Wine and cheese, mixed with good conversation and pleasant surroundings - is there anything nicer? But it's not just about pouring out the plonk and getting sloshed. After all, wine has been as cultural as it is scrumptious for hundreds of years - and so has cheese!

Why do we eat cheese with wine?

Sometimes it's good to learn about the roots behind a tradition, including why we pair cheese and wine together. Much of that has to do with the history of the regions where wine is made in Italy or France - in those communities, cheese would often be a common staple food produced by local farms in the past. Often, it still is! Because it's always close to hand, it's only natural it'd find its way to the same dinner tables where wine's being served.

Does this mean it's all a happy accident that we eat cheese and drink wine together to this day? Not quite! There's actual science behind all this too - the fact that wine and cheese flavours are so drastically opposite to one another, as well as opposite in texture in the mouth, means they harmonise beautifully when consumed at the same time. One really does heighten the sensations to be savoured in the other.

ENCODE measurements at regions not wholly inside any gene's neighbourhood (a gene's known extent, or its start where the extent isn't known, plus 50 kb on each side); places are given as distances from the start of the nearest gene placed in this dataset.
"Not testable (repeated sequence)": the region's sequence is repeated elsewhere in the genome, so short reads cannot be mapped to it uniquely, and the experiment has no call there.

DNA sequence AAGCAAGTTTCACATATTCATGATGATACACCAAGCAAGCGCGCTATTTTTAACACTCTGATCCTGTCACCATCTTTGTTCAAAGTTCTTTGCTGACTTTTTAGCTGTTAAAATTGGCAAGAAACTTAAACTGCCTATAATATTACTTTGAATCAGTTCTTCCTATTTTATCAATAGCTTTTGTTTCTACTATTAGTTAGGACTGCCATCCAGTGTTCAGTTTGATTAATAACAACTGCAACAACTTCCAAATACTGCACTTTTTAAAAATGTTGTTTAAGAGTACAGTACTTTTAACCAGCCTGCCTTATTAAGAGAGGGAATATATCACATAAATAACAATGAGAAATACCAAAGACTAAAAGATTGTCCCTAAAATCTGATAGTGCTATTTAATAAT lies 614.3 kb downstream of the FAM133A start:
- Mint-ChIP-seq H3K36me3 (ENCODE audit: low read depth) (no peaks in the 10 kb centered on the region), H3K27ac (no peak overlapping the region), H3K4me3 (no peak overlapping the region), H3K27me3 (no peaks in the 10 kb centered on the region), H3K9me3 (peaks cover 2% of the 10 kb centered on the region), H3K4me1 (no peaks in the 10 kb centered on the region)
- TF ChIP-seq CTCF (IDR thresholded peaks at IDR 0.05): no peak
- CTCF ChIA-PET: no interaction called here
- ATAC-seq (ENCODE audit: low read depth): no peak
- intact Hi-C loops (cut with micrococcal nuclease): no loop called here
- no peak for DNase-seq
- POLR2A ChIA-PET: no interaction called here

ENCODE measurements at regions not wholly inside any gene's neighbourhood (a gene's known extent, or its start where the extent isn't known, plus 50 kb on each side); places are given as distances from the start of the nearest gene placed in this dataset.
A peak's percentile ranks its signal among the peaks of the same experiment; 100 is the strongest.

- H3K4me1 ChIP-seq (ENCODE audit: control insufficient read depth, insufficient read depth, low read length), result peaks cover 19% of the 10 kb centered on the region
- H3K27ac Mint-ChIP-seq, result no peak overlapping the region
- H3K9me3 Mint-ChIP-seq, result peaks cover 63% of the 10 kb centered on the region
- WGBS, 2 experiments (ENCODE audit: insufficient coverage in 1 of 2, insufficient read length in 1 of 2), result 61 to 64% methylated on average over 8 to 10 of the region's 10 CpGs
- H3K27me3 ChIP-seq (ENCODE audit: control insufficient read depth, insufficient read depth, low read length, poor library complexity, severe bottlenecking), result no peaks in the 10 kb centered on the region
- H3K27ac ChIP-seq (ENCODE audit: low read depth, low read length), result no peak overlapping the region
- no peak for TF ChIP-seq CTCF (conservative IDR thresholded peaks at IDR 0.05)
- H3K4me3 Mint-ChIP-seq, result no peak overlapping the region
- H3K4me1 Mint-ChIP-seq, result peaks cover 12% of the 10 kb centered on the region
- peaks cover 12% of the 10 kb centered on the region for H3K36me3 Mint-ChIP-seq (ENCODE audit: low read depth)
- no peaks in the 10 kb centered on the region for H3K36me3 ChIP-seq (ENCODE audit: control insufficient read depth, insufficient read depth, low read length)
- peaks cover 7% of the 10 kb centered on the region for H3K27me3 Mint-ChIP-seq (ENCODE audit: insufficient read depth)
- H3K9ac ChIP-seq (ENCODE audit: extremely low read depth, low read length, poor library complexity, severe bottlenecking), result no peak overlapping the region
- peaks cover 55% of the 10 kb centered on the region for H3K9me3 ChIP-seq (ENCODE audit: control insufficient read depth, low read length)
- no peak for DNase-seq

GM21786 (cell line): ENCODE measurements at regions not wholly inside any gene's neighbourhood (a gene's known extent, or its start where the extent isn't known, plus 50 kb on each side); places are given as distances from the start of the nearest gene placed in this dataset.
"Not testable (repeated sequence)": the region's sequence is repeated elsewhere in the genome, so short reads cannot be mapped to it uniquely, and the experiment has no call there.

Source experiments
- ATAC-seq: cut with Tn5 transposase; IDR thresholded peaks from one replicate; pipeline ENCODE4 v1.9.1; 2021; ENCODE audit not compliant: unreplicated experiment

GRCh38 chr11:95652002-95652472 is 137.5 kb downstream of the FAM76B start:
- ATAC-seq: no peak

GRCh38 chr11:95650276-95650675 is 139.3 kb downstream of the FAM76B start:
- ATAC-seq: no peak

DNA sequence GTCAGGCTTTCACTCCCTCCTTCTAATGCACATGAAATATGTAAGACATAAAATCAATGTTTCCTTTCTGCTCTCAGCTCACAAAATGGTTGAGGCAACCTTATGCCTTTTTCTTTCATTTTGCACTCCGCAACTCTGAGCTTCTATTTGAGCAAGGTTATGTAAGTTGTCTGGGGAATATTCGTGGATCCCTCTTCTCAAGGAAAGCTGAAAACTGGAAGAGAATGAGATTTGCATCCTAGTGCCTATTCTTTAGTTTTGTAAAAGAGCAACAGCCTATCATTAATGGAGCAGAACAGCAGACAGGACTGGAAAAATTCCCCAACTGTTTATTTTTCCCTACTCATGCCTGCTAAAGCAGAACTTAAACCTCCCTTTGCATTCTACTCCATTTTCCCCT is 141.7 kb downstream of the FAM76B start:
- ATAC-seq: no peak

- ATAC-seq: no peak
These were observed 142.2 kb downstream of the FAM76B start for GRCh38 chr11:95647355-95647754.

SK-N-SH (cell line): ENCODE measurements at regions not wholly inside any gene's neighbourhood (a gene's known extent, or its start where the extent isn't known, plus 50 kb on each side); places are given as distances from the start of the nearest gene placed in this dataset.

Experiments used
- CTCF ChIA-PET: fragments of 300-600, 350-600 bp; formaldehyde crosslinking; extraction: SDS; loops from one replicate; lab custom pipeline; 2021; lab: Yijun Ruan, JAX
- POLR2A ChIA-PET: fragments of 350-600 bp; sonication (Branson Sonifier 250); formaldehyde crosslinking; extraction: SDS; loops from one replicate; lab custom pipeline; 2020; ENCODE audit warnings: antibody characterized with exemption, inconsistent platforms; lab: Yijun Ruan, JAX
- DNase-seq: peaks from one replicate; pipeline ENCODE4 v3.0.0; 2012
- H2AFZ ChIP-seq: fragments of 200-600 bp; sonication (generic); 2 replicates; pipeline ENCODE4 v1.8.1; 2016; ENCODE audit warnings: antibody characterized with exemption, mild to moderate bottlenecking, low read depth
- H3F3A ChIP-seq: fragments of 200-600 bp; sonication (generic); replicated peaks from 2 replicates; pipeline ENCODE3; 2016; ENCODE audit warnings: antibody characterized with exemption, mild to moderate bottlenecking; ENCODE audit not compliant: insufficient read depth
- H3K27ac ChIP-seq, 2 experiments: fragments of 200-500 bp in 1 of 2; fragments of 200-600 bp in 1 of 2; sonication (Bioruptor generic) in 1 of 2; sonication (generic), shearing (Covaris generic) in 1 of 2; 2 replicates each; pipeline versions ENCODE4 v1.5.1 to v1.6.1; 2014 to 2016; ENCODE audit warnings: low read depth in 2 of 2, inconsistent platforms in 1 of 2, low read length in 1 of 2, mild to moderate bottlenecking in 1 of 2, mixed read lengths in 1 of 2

Cheese and wine


So, what are you waiting for? On 25th July it's National Wine and Cheese Day, an occasion we're sure we're not alone in feeling excited for! Celebrating the finest pairings of wine and cheese around - from golden oldies to new, perhaps daring combinations - this is a fantastic way of broadening your palate, and tucking into some goodies in the process.

Naturally, it's an excellent excuse for a get-together too - one we've every confidence that everyone shall enjoy responsibly! National Wine and Cheese Day offers a great reason to add some flair and sophistication to a gathering, in a way that's actually surprisingly easy to set up - especially if you have some crisp new wine glasses you're dying to show off!

Wine glasses

Pexels/Valeria Boltneva

Raise a toast to a summertime soirée

While there's something altogether fancy about wine and cheese, and it's something that foodies rave about, you don't need to worry if it seems a little daunting knowing which pairings go with which. That's what this guide is for!

Likewise, you don't have to bend over backwards making everything all high-class and elegant either, if you don't want to. Whether you're new to this or a dab hand at all things cheese and wine, the focus is on the good times with your nearest and dearest, as well as the astounding flavours you'll all enjoy.